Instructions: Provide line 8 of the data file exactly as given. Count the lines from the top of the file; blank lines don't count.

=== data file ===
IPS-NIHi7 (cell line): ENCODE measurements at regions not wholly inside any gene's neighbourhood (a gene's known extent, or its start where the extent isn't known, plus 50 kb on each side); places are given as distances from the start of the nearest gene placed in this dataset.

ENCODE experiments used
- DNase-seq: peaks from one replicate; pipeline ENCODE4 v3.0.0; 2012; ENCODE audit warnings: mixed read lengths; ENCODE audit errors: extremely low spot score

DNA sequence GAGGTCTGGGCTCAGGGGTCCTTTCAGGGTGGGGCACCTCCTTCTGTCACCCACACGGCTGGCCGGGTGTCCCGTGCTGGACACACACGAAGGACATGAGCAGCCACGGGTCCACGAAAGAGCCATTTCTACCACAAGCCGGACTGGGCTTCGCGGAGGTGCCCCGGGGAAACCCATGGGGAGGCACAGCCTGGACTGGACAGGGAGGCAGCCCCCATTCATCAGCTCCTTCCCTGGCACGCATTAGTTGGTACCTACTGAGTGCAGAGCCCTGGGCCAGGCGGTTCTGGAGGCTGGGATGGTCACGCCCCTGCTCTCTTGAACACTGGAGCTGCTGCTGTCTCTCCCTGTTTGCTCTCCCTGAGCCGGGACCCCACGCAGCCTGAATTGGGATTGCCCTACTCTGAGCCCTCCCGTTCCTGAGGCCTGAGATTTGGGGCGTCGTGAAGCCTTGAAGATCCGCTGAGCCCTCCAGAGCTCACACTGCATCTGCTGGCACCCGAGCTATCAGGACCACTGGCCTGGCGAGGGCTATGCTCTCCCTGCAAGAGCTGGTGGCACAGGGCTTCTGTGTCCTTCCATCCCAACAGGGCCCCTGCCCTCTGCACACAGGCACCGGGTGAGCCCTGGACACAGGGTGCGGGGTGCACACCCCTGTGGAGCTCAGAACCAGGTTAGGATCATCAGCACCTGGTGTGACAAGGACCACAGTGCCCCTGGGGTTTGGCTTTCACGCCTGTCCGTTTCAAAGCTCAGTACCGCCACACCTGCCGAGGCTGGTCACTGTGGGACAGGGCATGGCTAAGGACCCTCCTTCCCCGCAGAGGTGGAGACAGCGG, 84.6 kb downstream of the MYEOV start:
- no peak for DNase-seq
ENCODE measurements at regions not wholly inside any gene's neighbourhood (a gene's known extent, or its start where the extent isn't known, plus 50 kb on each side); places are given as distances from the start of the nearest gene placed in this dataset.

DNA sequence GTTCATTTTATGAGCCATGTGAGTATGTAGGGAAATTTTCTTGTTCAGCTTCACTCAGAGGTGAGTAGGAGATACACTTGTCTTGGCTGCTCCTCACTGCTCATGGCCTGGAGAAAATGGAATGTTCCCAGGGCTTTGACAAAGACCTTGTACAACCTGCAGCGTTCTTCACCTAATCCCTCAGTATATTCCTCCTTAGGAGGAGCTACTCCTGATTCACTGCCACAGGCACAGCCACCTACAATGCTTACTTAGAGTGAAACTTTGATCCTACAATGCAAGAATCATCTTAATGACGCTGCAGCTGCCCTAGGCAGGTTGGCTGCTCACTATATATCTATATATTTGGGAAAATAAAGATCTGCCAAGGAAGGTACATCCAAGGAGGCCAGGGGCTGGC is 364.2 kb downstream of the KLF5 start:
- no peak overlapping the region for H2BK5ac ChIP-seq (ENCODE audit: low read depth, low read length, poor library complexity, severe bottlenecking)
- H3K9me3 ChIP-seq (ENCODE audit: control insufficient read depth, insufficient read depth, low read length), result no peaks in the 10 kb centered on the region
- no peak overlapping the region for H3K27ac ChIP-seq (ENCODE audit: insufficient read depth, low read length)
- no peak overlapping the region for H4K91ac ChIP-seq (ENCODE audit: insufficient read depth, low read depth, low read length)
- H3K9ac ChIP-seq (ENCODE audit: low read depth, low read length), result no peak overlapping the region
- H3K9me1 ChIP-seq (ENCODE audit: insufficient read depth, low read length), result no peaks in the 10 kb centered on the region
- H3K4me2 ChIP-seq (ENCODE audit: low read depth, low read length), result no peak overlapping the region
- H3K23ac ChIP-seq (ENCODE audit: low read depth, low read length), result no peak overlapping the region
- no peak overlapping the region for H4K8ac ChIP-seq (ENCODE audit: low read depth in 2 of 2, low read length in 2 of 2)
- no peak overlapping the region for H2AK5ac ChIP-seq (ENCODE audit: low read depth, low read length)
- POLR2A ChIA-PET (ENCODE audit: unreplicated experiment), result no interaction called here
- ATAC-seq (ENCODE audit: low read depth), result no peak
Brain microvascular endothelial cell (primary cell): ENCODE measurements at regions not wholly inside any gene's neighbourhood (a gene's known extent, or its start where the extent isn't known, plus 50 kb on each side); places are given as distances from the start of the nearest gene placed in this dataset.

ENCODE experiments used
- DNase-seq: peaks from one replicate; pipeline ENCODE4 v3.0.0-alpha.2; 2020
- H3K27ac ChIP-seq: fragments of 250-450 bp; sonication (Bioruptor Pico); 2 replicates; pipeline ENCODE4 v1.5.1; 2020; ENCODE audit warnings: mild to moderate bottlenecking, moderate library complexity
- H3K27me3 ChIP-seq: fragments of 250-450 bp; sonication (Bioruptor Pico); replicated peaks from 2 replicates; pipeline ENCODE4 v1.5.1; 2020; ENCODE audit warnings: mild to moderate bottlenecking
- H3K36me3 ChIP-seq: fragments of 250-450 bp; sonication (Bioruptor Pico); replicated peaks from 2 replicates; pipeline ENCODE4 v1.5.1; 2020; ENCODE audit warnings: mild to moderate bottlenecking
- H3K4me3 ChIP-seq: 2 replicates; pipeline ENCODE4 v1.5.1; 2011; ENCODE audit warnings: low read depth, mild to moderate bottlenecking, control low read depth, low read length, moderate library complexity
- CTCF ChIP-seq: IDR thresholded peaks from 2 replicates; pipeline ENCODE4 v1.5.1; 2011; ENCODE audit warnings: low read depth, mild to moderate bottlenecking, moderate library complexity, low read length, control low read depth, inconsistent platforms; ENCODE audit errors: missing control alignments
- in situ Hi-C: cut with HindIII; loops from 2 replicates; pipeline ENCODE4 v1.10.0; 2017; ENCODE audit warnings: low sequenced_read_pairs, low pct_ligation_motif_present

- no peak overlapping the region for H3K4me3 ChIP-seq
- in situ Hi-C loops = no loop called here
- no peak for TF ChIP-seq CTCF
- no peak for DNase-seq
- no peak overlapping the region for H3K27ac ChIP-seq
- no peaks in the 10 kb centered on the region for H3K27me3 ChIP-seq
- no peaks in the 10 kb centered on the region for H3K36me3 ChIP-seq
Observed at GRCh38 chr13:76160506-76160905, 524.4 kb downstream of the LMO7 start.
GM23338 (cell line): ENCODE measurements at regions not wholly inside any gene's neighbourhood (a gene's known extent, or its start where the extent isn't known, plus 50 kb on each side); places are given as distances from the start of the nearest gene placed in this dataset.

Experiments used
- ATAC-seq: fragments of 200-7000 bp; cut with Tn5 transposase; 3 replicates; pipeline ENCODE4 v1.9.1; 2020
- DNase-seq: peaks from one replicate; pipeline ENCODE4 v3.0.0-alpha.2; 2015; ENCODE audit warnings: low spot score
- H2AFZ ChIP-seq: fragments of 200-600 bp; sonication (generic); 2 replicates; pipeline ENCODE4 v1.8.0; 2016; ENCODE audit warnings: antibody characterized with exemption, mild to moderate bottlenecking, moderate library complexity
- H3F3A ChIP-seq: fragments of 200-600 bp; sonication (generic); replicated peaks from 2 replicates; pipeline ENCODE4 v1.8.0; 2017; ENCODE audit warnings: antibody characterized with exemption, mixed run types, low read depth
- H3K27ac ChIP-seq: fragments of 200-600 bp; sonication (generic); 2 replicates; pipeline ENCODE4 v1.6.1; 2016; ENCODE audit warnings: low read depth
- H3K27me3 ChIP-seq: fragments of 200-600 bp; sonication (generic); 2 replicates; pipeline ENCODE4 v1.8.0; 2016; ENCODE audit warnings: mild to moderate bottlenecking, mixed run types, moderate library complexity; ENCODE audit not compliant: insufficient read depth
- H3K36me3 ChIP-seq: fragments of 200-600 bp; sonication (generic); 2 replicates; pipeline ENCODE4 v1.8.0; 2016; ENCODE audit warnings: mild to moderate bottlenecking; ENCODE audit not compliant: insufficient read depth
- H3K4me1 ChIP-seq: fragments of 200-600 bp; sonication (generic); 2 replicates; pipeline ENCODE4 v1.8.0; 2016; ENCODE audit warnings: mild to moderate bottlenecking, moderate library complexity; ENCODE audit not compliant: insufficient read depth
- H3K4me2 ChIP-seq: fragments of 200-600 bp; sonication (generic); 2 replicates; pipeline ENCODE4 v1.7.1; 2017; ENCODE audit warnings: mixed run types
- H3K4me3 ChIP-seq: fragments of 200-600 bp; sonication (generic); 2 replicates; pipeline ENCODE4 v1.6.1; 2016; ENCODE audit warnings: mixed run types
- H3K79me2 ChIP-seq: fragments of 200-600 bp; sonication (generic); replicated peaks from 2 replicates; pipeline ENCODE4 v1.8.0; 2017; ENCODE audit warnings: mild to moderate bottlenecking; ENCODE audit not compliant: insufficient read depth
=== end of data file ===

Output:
- no peak overlapping the region for H2BK5ac ChIP-seq (ENCODE audit: low read depth, low read length, poor library complexity, severe bottlenecking)